Pinsky describes the events in David's life and comments on them.
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Format: Kindle Edition Verified Purchase
The story of David is told in the Old Testament books of Samuel and Chronicles. A boy comes from nowhere and by courage and daring makes himself king of the Israelite tribes, and establishes his court in Jerusalem. There are actually two writings about this period. Some people believe that the first of these is a true story, written perhaps by a messenger attached to David's entourage.

It is one of the great stories of both literature and history, especially because it rings true in its details. It is especially fascinating because it happened 3000 years ago, and (if true) is unique. We have no other detailed account of a period that remote.

There is little that is pretty in it. The words "thug" and "mafioso" are often used. David is a master politician, but one who seems to have no higher goal than to defeat his enemies. He is unscrupulous. At one point he signs on as a mercenary for a tribe at war with his own people, but at the same time he raids and pillages isolated groups of that tribe, and to cover up his (double) treachery, slaughters every single person in the isolated groups he pillages. Later he steals another man's wife, and has the husband murdered. He deposes a king and delivers the king's family members to another tribe to be murdered. When one of his sons tries to depose him, he sends his henchman to fight the rebellious son, but when the son is killed, finds a way to blame the henchman, not the son. He always has it his own way. He dies in bed.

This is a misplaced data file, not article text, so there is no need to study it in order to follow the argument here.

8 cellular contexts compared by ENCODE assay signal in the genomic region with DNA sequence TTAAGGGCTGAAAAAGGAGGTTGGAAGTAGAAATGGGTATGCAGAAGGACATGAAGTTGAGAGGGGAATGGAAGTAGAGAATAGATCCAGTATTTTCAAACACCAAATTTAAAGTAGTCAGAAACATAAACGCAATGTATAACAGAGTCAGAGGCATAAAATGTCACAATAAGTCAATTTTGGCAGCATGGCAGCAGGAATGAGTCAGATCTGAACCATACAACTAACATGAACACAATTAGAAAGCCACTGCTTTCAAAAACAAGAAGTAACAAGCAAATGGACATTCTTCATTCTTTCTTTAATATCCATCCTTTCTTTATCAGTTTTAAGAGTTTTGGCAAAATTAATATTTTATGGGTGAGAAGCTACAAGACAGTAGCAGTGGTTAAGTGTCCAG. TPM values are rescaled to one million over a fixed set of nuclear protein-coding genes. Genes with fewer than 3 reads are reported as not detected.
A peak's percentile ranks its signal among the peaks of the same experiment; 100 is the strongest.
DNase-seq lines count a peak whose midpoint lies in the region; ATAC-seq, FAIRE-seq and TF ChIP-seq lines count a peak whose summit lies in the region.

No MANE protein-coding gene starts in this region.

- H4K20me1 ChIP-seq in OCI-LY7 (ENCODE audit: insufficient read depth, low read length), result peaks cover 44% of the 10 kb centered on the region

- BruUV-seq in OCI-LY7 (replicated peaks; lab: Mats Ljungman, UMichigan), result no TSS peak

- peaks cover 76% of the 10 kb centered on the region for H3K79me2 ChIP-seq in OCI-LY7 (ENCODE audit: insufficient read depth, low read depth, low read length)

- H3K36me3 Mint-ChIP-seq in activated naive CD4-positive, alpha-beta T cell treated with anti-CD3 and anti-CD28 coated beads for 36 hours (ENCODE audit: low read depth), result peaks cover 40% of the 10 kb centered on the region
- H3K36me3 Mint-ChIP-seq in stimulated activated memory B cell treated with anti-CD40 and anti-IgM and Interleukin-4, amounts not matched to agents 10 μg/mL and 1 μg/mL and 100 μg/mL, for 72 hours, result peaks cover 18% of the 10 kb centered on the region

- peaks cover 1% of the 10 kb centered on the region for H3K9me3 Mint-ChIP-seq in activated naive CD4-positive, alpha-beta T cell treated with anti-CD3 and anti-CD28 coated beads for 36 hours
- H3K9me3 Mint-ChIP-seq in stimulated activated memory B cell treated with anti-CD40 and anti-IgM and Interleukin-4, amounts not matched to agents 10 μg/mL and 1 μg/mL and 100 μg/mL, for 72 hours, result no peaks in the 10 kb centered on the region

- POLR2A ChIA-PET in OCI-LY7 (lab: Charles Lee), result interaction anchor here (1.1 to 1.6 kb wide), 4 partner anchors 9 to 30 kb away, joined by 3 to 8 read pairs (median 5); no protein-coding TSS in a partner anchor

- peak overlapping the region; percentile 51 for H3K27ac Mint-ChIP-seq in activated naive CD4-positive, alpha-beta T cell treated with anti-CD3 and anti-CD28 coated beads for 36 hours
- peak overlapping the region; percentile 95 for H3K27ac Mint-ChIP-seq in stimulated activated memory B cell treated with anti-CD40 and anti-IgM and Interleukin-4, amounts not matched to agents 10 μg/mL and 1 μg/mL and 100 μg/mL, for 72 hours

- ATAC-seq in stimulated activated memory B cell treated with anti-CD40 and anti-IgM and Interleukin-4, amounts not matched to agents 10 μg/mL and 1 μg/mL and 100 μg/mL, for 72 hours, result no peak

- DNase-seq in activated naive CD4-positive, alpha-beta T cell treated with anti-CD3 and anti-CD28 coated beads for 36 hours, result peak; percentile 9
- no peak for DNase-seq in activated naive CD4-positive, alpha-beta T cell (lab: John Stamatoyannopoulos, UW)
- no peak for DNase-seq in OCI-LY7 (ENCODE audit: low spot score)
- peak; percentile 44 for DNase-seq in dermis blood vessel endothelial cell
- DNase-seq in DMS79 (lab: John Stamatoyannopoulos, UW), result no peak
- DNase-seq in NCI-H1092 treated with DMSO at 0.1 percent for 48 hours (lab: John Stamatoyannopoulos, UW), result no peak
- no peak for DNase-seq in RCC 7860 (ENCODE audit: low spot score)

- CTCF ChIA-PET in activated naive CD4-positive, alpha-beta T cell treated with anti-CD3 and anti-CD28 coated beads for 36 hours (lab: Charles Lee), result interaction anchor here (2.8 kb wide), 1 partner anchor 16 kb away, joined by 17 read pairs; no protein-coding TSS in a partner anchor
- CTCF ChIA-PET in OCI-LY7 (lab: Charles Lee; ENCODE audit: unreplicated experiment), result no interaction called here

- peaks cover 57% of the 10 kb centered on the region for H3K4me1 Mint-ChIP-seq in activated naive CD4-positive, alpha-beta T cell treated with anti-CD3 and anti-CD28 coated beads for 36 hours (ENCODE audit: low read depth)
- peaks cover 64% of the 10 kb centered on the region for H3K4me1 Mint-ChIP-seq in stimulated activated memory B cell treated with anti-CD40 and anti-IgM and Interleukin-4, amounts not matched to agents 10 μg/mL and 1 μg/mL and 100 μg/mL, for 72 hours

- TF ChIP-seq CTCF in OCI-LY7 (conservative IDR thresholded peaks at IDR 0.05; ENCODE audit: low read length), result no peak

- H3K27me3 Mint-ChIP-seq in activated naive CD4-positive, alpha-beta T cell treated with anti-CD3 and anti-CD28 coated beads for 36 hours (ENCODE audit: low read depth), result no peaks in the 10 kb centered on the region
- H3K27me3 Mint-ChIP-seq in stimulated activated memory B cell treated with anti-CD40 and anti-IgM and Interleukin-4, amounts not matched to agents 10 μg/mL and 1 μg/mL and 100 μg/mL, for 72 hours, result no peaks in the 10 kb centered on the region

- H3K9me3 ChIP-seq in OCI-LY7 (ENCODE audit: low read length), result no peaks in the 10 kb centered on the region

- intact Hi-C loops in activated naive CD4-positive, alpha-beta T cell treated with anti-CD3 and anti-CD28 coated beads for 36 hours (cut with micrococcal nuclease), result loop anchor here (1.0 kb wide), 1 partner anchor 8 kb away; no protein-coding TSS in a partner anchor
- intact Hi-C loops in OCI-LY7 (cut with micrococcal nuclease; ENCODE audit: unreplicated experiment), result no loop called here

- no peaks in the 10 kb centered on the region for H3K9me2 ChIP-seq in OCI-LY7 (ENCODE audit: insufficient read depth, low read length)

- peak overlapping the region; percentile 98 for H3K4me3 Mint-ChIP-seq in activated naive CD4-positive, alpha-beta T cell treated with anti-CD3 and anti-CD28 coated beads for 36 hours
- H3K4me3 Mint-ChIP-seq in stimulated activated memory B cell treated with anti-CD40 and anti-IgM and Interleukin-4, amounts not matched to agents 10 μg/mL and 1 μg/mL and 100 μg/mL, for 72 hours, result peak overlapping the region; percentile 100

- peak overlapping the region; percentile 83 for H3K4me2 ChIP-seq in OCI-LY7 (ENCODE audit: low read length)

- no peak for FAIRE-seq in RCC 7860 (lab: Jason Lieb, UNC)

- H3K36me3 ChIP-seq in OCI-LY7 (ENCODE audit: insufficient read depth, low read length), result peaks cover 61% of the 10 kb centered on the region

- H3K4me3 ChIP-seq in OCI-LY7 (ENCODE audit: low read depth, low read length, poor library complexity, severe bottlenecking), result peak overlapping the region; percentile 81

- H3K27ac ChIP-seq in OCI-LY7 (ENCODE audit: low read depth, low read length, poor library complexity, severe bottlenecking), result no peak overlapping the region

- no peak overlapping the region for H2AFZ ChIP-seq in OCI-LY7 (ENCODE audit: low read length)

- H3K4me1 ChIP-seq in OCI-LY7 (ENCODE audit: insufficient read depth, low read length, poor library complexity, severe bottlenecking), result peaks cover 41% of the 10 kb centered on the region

Modern people will be disgusted at how women are regarded in this period. David's first wife saves his life at great risk to her own, but David comes to despise her.